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Are there really cost savings to the remote workforce?

Are there really cost savings to the remote workforce?
(Image credit: Pixabay)

This post is sponsored by Ricoh

A bright spot for companies in the shift to a remote workforce is upfront cost savings. Freed from not maintaining on-site employees, businesses have seen a reduction in some of their operating costs, such as dramatically lower utility bills and less upkeep of the physical office space. A recent study found that employers could save almost $11,000 a year for each employee who telecommuted just 2.5 days per week. 

Yet, as attractive as these benefits seem at the outset, companies also need to examine the hidden costs of remote work and the impact on their bottom-line, starting with these considerations.

Investing in home offices

More than half the people in a recent survey said that they didn’t have a home office in place when remote working went into effect, and 57% of respondents in another survey said that their employers would not let them bring work-related equipment home with them. It is essential for employers to determine their ethical and fiscal responsibilities for providing the equipment and support services to help remote workers do their jobs and then factor those costs into their financial projections.   

Reimbursing employees for working from home

Federal law says that employers for the most part do not have to reimburse remote workers for work-related expenses, but state law varies. For example, states such as California, Illinois, and Montana have robust laws that require employers to cover reasonable expenses, whereas states like Alaska and Arkansas are less stringent. Also, what is considered a reasonable expense? Items such as printers, paper, and ink would likely fall under that category, but is the employer responsible, in whole or in part, for paying an employee’s internet connection? Electricity usage? Telephone? With so many people now seeing their own cost from home, the conversation surrounding reimbursement will likely grow.

The cost of added security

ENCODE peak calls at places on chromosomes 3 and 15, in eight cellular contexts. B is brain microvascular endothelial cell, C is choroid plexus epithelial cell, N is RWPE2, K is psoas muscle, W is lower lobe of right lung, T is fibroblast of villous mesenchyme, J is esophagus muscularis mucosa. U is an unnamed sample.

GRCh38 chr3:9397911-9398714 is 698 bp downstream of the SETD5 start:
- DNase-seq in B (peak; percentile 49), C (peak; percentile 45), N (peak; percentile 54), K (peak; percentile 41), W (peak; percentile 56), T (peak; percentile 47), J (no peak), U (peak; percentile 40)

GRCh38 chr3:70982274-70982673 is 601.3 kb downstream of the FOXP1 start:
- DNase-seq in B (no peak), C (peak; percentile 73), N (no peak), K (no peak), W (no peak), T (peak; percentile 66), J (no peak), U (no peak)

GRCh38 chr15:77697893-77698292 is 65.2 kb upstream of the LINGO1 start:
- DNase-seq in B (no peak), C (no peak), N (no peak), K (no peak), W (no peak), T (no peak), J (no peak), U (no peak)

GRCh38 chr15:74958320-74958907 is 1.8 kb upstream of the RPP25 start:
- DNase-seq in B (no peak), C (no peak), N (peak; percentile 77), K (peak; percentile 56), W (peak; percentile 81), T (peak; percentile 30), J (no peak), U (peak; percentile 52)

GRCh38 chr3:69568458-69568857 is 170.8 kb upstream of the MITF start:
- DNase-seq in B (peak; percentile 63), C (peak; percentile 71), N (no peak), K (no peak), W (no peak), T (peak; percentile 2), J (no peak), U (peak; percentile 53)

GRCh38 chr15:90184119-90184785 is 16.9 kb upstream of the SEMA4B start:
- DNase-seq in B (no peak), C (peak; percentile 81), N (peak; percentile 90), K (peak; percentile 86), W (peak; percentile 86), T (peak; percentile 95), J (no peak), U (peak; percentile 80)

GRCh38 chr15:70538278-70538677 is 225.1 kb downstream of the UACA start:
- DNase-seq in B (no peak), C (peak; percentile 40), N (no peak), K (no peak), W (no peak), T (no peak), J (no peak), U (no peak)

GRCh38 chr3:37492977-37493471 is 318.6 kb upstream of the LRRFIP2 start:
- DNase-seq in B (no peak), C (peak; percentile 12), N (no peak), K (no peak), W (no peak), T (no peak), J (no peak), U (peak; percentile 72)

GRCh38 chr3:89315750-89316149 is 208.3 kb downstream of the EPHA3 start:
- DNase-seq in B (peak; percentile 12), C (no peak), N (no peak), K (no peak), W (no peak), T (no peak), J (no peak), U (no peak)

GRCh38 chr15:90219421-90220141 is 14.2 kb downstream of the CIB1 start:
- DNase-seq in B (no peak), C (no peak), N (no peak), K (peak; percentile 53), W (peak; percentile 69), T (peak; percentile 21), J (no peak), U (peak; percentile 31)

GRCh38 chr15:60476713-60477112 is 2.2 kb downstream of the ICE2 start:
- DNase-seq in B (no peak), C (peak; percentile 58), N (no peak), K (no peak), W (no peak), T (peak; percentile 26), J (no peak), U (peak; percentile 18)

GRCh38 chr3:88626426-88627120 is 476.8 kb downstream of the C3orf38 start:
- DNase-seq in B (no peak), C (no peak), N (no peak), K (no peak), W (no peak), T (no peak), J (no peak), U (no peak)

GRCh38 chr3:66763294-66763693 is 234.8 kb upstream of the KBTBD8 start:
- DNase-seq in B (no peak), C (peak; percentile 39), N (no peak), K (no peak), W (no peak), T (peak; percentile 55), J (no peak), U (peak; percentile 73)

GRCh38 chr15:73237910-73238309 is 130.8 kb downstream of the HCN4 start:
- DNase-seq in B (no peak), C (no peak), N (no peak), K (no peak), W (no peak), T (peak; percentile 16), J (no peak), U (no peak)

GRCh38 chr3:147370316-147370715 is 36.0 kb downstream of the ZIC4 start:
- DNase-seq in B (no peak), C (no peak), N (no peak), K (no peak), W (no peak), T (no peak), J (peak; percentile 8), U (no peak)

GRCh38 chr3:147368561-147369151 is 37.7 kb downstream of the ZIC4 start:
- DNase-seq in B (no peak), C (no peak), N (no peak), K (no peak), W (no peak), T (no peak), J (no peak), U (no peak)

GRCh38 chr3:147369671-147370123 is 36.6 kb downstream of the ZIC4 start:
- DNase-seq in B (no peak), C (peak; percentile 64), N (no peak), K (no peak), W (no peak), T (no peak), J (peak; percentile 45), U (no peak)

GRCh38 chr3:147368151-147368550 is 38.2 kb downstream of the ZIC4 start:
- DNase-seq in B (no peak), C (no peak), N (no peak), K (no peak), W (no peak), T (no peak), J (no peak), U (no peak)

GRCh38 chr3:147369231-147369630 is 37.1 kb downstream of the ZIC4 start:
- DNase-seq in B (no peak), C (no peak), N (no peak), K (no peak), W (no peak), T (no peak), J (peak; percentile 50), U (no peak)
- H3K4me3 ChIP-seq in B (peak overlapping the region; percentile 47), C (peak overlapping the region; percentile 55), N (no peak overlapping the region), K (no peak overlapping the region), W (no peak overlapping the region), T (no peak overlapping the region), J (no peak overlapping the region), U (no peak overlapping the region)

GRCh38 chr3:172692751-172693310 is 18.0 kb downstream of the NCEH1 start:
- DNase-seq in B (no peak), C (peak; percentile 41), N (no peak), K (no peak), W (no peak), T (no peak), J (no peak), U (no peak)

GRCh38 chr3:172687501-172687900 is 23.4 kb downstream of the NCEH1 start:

Since remote work began, a new study found that there has been a correlating rise in cyberattacks, including phishing, credential theft and account takeover — any of which can cost companies millions of dollars. But perhaps more disturbing is that remote workers said that they either didn’t get training from their companies on how to handle this or that their companies didn’t have any clear policies. To protect their assets, companies need to invest in different layers of security for their remote workers. For example, companies might need to pay for the installation and upkeep of a secure Virtual Private Network (VPN) with two-factor authentication for their remote workers. 

The expense of company-issued devices

Remote workers who use their own personal digital devices for work — their home computer, laptop, tablet, even mobile phone — pose a grave danger to companies. Often these devices don’t have adequate antivirus software or employees conduct company business across unsecure internet connections. One solution is to have remote workers do work only on company-issued devices with proper security protection. It’s an upfront expense, but a lot less costly than having to repair a security breach of company files down the road. And if an employee leaves, the employer still owns the device.

Whether or not you have existing policies about remote work, examining apparent savings as well as hidden costs can help you figure out the most responsible way to serve your workers and your business.   

Ricoh has Cloud, Security and a wide range of remote work solutions to meet your digital transformation needs. Watch the video to learn more: